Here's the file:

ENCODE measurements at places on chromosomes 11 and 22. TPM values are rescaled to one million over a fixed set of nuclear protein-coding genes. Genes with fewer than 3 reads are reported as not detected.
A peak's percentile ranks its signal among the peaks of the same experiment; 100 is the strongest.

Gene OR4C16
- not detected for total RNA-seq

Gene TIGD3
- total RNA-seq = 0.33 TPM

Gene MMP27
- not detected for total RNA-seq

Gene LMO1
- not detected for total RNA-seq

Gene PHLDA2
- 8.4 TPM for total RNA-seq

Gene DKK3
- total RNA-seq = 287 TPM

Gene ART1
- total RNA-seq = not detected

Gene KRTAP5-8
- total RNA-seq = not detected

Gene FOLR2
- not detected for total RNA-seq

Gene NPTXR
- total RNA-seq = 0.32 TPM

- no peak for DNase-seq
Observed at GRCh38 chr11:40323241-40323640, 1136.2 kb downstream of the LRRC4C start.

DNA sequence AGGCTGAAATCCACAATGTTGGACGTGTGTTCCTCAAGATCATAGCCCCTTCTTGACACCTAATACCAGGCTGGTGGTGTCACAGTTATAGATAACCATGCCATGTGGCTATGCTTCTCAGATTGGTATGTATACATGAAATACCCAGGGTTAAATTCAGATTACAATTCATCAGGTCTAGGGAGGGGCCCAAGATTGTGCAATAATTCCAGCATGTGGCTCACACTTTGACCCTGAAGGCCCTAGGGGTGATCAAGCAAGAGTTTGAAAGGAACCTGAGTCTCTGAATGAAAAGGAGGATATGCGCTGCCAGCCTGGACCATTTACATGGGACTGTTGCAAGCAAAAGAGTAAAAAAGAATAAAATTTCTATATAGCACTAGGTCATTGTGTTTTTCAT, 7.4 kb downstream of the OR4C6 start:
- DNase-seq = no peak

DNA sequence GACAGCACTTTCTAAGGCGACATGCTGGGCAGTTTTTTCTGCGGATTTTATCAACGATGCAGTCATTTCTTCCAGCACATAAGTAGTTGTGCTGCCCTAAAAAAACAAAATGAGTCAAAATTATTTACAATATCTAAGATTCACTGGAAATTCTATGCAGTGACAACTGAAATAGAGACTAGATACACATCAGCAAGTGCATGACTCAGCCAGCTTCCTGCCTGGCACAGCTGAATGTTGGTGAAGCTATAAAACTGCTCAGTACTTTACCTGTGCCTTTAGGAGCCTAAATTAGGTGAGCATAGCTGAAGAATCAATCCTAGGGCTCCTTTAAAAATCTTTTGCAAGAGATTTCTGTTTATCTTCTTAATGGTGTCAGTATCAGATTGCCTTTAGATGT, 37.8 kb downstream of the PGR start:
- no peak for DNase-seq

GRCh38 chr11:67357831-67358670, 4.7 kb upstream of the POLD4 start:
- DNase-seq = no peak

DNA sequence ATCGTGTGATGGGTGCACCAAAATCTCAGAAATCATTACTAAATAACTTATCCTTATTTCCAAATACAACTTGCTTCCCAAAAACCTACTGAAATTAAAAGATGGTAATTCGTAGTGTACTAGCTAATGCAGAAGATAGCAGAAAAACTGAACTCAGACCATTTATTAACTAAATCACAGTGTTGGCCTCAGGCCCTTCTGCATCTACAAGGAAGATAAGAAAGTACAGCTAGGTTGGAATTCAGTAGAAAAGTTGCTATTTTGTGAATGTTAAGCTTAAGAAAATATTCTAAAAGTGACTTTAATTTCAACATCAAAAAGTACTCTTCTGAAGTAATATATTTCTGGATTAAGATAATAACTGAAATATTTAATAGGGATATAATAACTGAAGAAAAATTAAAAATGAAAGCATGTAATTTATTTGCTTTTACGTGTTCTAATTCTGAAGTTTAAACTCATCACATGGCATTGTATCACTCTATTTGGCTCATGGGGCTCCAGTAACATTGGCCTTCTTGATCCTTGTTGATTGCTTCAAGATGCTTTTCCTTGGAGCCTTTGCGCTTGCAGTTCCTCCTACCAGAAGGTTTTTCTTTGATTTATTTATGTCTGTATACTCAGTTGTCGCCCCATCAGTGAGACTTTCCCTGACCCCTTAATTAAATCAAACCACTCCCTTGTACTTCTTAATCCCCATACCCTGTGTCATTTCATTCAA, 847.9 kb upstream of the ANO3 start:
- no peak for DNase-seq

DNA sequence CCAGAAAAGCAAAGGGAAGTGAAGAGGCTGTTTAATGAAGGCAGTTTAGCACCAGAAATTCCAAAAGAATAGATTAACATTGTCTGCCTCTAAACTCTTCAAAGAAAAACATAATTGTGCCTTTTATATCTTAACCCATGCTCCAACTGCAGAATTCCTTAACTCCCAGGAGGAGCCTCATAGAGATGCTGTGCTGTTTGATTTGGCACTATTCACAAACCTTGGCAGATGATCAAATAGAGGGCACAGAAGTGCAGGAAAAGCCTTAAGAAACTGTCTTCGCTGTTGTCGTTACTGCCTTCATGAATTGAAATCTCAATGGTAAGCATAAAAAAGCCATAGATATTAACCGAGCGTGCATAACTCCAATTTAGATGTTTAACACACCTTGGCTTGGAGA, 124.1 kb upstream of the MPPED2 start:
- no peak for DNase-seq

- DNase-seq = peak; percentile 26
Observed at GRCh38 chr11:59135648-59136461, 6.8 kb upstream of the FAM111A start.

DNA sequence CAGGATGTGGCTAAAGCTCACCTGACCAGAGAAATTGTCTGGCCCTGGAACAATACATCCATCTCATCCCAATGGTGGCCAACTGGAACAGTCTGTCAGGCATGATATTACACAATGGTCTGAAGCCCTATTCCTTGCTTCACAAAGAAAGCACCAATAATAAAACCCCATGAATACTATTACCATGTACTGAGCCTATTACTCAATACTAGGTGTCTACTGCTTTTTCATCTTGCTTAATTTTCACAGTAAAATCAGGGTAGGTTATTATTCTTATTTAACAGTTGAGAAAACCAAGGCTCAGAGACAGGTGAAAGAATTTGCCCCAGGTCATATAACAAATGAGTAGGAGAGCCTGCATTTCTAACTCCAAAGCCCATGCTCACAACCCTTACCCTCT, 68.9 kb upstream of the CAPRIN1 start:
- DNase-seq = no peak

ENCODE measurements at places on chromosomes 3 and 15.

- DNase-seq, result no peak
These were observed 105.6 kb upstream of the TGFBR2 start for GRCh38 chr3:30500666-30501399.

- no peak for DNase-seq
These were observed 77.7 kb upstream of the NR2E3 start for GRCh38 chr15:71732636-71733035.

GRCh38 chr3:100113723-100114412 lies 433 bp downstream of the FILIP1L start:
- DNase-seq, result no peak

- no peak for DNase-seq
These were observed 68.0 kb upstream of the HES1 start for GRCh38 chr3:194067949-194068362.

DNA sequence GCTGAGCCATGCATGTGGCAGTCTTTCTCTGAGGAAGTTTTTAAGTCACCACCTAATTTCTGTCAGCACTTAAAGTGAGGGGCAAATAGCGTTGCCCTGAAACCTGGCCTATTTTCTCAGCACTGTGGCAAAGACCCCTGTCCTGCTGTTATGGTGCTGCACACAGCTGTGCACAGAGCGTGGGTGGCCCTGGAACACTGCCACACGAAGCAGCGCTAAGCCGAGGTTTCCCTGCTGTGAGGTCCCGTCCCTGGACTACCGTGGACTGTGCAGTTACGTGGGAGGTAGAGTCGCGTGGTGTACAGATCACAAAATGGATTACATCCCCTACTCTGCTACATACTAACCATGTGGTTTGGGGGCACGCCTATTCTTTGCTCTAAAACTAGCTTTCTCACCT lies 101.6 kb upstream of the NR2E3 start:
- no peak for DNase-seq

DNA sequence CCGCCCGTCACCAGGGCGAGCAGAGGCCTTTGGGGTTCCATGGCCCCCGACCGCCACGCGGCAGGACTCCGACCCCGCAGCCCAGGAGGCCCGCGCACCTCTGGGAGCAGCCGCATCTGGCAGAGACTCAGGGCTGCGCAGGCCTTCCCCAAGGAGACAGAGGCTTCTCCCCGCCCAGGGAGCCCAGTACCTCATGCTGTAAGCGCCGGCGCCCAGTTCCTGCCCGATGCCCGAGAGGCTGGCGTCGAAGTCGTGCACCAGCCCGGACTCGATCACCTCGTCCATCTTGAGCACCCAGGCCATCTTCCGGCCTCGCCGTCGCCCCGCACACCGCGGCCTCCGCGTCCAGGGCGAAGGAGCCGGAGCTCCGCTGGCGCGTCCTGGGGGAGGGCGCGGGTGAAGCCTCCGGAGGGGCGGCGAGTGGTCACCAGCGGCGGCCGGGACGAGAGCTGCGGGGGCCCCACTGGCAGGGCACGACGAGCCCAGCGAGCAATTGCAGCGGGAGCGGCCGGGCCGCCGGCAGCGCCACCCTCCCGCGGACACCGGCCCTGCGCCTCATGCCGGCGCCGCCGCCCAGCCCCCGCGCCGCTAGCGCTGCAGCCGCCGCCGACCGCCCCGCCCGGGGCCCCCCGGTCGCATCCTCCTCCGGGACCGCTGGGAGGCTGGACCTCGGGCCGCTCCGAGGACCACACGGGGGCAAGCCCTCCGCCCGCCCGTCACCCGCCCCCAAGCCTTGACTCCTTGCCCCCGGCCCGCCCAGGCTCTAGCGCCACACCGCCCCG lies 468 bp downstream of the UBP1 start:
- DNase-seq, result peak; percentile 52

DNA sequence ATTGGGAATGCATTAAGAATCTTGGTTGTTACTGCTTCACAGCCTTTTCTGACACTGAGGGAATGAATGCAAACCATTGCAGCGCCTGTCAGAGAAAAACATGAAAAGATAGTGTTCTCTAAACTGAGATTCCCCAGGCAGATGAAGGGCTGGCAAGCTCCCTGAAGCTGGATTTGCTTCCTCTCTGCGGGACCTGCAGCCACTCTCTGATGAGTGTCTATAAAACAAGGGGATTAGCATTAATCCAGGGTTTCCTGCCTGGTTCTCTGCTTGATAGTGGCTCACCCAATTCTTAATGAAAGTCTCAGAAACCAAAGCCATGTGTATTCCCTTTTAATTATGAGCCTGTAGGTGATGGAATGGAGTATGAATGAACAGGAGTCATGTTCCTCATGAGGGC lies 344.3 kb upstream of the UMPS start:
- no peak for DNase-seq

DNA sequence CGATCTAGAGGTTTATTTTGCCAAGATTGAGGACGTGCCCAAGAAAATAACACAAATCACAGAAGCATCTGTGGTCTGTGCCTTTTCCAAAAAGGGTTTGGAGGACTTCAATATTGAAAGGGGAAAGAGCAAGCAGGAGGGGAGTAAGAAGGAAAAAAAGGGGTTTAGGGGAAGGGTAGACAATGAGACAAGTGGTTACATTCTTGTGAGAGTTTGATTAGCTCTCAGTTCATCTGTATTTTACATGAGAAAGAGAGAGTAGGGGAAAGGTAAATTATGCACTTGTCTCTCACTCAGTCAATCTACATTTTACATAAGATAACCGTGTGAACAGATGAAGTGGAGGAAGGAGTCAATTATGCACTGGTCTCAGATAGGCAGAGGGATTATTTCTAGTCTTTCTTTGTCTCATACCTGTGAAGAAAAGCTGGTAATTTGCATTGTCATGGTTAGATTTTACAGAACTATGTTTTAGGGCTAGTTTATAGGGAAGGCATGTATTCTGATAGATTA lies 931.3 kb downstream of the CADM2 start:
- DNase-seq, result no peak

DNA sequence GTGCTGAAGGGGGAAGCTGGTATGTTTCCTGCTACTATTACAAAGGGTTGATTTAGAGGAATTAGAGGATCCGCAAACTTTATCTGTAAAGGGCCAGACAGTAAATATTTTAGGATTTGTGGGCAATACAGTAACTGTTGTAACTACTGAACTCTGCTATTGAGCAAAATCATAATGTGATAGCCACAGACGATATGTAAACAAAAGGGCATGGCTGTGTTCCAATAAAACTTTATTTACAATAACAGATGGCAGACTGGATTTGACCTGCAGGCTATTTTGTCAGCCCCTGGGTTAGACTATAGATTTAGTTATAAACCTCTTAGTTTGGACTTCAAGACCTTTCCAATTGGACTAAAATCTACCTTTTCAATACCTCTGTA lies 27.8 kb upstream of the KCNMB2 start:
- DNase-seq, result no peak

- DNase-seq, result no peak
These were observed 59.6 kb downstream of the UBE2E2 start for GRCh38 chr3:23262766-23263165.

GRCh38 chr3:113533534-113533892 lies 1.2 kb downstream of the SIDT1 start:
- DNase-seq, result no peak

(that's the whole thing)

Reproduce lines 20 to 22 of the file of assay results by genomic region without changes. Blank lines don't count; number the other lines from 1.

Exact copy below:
- not detected for total RNA-seq

Gene NPTXR
- total RNA-seq = 0.32 TPM